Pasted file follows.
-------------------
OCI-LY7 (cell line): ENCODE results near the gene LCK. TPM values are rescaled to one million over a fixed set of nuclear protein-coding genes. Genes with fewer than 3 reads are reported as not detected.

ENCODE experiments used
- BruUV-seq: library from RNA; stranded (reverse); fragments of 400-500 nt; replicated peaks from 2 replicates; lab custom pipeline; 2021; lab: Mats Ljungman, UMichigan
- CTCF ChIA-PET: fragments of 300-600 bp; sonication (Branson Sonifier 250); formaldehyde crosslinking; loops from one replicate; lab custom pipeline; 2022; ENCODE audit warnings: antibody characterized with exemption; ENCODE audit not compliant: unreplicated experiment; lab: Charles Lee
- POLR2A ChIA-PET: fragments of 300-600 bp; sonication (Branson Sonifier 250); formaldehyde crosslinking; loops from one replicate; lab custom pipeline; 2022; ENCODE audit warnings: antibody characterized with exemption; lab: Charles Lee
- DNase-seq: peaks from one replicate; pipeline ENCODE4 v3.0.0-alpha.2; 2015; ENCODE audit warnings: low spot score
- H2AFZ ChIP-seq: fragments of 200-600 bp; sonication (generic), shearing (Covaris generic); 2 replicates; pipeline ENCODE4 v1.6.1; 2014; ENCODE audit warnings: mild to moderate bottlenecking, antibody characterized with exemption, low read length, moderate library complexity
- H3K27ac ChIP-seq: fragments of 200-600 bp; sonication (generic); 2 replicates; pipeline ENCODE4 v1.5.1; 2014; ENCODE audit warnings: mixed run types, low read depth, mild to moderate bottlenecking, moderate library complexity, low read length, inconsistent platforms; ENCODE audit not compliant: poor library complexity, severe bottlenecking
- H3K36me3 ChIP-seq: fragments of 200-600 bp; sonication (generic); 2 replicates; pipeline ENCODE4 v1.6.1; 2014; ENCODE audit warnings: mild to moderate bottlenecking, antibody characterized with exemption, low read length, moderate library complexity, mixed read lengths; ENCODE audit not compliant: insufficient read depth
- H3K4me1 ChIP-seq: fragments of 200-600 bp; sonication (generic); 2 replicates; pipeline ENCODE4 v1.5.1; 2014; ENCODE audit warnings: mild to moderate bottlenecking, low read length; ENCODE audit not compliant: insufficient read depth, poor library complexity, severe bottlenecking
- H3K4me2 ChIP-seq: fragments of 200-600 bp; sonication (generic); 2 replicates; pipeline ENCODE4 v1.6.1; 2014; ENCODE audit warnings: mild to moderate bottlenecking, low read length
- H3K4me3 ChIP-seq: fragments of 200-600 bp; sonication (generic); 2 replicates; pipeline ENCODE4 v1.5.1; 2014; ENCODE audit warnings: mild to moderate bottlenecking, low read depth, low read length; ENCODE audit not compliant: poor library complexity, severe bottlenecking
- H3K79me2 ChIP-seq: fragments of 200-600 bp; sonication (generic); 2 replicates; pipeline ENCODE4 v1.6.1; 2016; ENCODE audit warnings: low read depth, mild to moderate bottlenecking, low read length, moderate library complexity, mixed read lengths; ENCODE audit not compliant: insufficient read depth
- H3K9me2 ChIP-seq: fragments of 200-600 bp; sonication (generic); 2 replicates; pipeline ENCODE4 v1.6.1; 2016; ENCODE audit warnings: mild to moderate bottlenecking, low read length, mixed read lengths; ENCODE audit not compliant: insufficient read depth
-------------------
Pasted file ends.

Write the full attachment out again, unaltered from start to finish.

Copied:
OCI-LY7 (cell line): ENCODE results near the gene LCK. TPM values are rescaled to one million over a fixed set of nuclear protein-coding genes. Genes with fewer than 3 reads are reported as not detected.

ENCODE experiments used
- BruUV-seq: library from RNA; stranded (reverse); fragments of 400-500 nt; replicated peaks from 2 replicates; lab custom pipeline; 2021; lab: Mats Ljungman, UMichigan
- CTCF ChIA-PET: fragments of 300-600 bp; sonication (Branson Sonifier 250); formaldehyde crosslinking; loops from one replicate; lab custom pipeline; 2022; ENCODE audit warnings: antibody characterized with exemption; ENCODE audit not compliant: unreplicated experiment; lab: Charles Lee
- POLR2A ChIA-PET: fragments of 300-600 bp; sonication (Branson Sonifier 250); formaldehyde crosslinking; loops from one replicate; lab custom pipeline; 2022; ENCODE audit warnings: antibody characterized with exemption; lab: Charles Lee
- DNase-seq: peaks from one replicate; pipeline ENCODE4 v3.0.0-alpha.2; 2015; ENCODE audit warnings: low spot score
- H2AFZ ChIP-seq: fragments of 200-600 bp; sonication (generic), shearing (Covaris generic); 2 replicates; pipeline ENCODE4 v1.6.1; 2014; ENCODE audit warnings: mild to moderate bottlenecking, antibody characterized with exemption, low read length, moderate library complexity
- H3K27ac ChIP-seq: fragments of 200-600 bp; sonication (generic); 2 replicates; pipeline ENCODE4 v1.5.1; 2014; ENCODE audit warnings: mixed run types, low read depth, mild to moderate bottlenecking, moderate library complexity, low read length, inconsistent platforms; ENCODE audit not compliant: poor library complexity, severe bottlenecking
- H3K36me3 ChIP-seq: fragments of 200-600 bp; sonication (generic); 2 replicates; pipeline ENCODE4 v1.6.1; 2014; ENCODE audit warnings: mild to moderate bottlenecking, antibody characterized with exemption, low read length, moderate library complexity, mixed read lengths; ENCODE audit not compliant: insufficient read depth
- H3K4me1 ChIP-seq: fragments of 200-600 bp; sonication (generic); 2 replicates; pipeline ENCODE4 v1.5.1; 2014; ENCODE audit warnings: mild to moderate bottlenecking, low read length; ENCODE audit not compliant: insufficient read depth, poor library complexity, severe bottlenecking
- H3K4me2 ChIP-seq: fragments of 200-600 bp; sonication (generic); 2 replicates; pipeline ENCODE4 v1.6.1; 2014; ENCODE audit warnings: mild to moderate bottlenecking, low read length
- H3K4me3 ChIP-seq: fragments of 200-600 bp; sonication (generic); 2 replicates; pipeline ENCODE4 v1.5.1; 2014; ENCODE audit warnings: mild to moderate bottlenecking, low read depth, low read length; ENCODE audit not compliant: poor library complexity, severe bottlenecking
- H3K79me2 ChIP-seq: fragments of 200-600 bp; sonication (generic); 2 replicates; pipeline ENCODE4 v1.6.1; 2016; ENCODE audit warnings: low read depth, mild to moderate bottlenecking, low read length, moderate library complexity, mixed read lengths; ENCODE audit not compliant: insufficient read depth
- H3K9me2 ChIP-seq: fragments of 200-600 bp; sonication (generic); 2 replicates; pipeline ENCODE4 v1.6.1; 2016; ENCODE audit warnings: mild to moderate bottlenecking, low read length, mixed read lengths; ENCODE audit not compliant: insufficient read depth